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The ground breaking for The Good Samaritan’s Society Prophets Riverview Center in Prophetstown on July 10, 1966. The 5 acres of land was donated by James B. Mosher.
Good Samaritan; The Beginning00:00 AM October 05, 2017
For 50 years the Good Samaritan's Prophet Riverview Center has been serving the needs of the aged in the Prophetstown and surrounding area. On Saturday the center will be celebrating those many years of operation with activities beginning at Noon and running until 3 :00. The party will include a meal served from 12:00-1:30, a program at 1:00, then live music by the Reflex Blues Band, carnival games, photo booth, and face painting from 1:30-3.
Most area residents have had some experience with the facility, perhaps entrusting a loved one to their care, visiting a friend or relative, entertaining the residents with a song or a game, or perhaps visiting as a child to just share a smile and a few moments of time.
One area woman has a very special connection with the facility not only now, but when it was first opened in 1967. Joyce McCracken's husband, Marlyn, was the first administrator of the center and she was right there with him not only as a spouse, but as a caregiver herself.
Joyce moved back to Prophetstown in 2011 after leaving the area when her husband was transferred to help run a another facility for the Good Sarmatian organization. Her son Paul still lives in Prophetstown and she spent some time sharing her memories with Aroundptown when the facility welcomed its first residents. Joyce has come full circle with Good Sam as she is now a resident at Prophet Manor Apartments, which is run by The Good Samaritan Society.
Marlyn McCracken was working at a grocery store in Lincoln, Nebraska as a department manager and was married to Joyce who had received her LPN certification. He developed some back issues which caused him to look for another line of work. He applied for and received a job as the business manager of a nursing home called the Tabitha Home. Even though he had no degree the skill set he developed at his previous job made him a perfect fit.
Marlyn went on to be hired by the Good Samaritan Society and was sent to Clinton, Minnesota for three years before being called to open the Prophetstown facility. Joyce said the Prophetstown home was born out of a desire by local residents to have a place for the aged. The group decided to contact the Good Samaritan Society as it was growing rapidly at the time building facilities throughout the Midwest and a deal was struck.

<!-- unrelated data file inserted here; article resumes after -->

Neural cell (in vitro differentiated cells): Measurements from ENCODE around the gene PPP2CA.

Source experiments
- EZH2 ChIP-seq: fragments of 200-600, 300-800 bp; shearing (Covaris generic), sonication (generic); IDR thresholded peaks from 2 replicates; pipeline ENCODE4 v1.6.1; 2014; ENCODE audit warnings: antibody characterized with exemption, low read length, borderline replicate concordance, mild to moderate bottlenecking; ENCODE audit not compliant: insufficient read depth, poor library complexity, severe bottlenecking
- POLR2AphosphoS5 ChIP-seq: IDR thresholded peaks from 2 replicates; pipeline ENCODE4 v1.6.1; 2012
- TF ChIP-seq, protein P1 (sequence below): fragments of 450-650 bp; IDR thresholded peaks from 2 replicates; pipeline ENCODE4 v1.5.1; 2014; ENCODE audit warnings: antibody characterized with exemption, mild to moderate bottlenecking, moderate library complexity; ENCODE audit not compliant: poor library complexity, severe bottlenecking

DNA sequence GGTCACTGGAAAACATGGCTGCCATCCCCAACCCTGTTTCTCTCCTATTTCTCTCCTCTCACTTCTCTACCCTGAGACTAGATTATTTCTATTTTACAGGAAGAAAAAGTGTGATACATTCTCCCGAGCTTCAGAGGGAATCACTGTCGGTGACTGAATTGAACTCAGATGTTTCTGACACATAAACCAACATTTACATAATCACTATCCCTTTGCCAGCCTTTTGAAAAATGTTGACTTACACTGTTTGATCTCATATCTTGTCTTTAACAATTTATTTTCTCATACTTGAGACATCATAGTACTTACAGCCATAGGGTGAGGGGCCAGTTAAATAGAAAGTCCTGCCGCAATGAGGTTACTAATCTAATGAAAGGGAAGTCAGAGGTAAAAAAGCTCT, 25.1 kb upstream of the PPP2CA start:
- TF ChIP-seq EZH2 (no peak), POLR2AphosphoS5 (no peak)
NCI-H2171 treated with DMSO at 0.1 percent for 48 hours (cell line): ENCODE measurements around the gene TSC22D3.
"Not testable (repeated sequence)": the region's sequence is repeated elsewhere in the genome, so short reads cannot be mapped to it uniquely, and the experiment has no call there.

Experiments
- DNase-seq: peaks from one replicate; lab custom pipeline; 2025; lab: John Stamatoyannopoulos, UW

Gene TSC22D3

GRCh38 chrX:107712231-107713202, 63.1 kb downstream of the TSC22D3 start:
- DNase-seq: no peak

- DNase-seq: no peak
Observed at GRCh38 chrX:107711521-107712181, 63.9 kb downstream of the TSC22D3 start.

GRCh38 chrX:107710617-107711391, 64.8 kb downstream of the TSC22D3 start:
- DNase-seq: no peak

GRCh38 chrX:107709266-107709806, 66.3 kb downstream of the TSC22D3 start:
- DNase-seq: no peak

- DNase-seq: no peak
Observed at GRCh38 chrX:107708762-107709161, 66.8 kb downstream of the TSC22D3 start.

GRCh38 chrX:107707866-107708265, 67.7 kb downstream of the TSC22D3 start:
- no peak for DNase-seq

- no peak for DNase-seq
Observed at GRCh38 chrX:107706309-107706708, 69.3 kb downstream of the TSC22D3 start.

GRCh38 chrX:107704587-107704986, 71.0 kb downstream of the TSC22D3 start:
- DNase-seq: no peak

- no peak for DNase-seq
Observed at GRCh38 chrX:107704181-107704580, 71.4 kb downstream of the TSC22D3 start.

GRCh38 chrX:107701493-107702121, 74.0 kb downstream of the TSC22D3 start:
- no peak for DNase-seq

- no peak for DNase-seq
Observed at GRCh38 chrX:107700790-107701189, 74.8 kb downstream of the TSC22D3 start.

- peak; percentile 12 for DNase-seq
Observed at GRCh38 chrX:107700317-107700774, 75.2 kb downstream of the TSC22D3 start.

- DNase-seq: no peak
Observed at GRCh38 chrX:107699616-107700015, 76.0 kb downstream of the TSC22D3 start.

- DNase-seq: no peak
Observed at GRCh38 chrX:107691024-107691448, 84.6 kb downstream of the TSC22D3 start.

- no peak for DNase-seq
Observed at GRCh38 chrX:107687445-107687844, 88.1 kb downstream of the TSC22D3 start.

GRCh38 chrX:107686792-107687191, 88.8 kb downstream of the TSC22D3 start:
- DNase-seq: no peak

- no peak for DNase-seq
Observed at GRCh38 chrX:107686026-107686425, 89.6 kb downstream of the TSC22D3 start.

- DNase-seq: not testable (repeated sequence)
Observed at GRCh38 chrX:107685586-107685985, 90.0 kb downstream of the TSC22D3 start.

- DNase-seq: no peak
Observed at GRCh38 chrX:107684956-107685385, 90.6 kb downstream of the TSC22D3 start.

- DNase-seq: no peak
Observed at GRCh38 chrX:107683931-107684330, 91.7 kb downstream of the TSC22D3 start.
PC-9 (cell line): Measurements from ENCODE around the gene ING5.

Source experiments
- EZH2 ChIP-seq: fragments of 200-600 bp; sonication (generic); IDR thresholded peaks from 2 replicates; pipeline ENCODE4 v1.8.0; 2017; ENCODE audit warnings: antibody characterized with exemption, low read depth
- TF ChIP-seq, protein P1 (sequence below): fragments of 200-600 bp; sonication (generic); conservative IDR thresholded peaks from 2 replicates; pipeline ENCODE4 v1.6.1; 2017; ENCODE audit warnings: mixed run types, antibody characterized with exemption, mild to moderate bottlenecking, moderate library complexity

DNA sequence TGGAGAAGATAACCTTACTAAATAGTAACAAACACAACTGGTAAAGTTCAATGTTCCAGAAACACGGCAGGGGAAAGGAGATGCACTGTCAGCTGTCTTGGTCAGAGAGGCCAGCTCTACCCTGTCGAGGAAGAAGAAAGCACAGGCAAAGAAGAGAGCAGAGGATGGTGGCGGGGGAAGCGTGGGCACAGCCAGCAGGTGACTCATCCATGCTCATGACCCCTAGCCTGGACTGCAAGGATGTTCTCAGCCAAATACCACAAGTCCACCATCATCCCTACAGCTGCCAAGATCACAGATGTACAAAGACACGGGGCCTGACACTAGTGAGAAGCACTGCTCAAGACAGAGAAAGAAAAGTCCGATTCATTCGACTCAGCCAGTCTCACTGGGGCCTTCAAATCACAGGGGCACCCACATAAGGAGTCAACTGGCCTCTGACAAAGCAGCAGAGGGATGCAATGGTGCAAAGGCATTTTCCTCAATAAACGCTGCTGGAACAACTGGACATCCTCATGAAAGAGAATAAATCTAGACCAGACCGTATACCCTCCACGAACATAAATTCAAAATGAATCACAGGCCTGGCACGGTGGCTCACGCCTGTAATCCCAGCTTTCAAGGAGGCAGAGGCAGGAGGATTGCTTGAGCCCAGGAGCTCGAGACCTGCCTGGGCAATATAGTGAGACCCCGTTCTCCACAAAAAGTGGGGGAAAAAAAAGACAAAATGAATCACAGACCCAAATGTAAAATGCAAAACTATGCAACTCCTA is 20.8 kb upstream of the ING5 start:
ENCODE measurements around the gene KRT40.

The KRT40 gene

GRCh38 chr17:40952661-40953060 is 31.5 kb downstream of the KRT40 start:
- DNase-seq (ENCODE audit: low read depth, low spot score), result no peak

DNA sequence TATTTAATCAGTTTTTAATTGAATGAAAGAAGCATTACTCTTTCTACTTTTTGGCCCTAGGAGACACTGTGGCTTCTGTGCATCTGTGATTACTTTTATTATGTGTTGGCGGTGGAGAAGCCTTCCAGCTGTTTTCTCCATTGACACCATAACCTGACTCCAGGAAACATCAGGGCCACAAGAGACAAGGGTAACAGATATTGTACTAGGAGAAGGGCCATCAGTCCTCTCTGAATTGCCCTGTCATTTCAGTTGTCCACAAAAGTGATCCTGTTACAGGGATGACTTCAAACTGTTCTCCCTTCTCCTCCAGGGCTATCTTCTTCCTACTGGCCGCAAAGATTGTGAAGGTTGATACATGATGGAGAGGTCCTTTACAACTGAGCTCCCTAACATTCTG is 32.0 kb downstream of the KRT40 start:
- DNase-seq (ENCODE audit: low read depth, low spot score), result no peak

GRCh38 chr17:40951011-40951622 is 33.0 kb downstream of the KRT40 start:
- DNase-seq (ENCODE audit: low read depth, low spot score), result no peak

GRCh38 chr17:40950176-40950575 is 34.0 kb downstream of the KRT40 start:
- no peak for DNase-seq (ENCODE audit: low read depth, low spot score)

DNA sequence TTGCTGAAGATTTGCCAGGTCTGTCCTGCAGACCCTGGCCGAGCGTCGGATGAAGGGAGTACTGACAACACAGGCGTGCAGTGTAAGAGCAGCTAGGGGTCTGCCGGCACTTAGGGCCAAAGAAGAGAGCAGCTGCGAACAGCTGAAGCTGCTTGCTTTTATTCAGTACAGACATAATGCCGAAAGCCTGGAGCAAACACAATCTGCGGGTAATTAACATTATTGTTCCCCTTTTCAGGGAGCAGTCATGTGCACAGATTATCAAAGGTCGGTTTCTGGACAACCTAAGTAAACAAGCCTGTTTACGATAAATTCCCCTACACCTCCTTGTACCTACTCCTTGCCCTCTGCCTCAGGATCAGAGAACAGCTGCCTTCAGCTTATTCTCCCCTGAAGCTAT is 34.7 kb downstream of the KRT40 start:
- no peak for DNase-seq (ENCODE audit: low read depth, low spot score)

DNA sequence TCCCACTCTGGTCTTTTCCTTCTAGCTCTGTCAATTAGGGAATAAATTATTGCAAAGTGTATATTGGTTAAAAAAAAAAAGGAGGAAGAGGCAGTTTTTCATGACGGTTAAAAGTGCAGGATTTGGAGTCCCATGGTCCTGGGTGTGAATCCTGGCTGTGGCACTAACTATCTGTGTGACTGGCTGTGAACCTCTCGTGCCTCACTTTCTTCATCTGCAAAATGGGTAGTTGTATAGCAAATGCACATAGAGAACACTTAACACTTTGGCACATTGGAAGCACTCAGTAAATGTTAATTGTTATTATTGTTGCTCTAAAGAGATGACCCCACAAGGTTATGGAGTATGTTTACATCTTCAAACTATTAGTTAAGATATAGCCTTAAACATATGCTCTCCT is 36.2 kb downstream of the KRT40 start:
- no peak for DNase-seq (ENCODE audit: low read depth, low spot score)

The McCrackens met the founder of the society, August "Dad" Hoeger, many times during their time working for Good Sam, which built its first home in 1922 in Arthur, North Dakota. The society is Christian based with their mission in part reading."Because the teachings of Jesus would guide our actions, people would care for each other, everyone would be welcomed, bills would get paid, lives would be changed, and everything would just, "workout."
The local facility also gave rise in those early years to Winning Wheels. The idea came from two young men who were quadriplegics and wanted a facility more geared to young people with disabilities. Winning Wheels eventually built a facility on the east side of Prophetstown and serves the needs of residents from all over the United States.
Joyce said that the entire family was involved in the opening of Riverview Center recalling that son Paul helped assemble the beds as they arrived at the location. Joyce filled in as needed working various shifts and "just doing whatever needed to be done." Local resident Connie Johnson was the first Director of Nursing at the facility.
Joyce also recalled that the Paxton sisters, who were among the first residents, brought a lot of supplies for their hand made crafts assuming they would have plenty of idle time on their hands, but later told her, they were kept too busy to do their hand work.
After a three year stay the McCrackens were called to Des Moines to run a facility and eventually ended up at a facility in Villisca, Iowa. Marlyn passed a way of heart problems at the age of 58. While it was a shock for Joyce she continued her life of service to others helping her family by moving to their towns and helping in their times of need. She eventually found her way back to Prophetstown after overseeing the selling of the family farm in Minnesota.
The facility has served the area well providing good care and employment to hundreds over the past 50 years. Joyce added that the facility has changed a lot since its opening, but the mission remains the same, providing care to those in need in a Christian environment.
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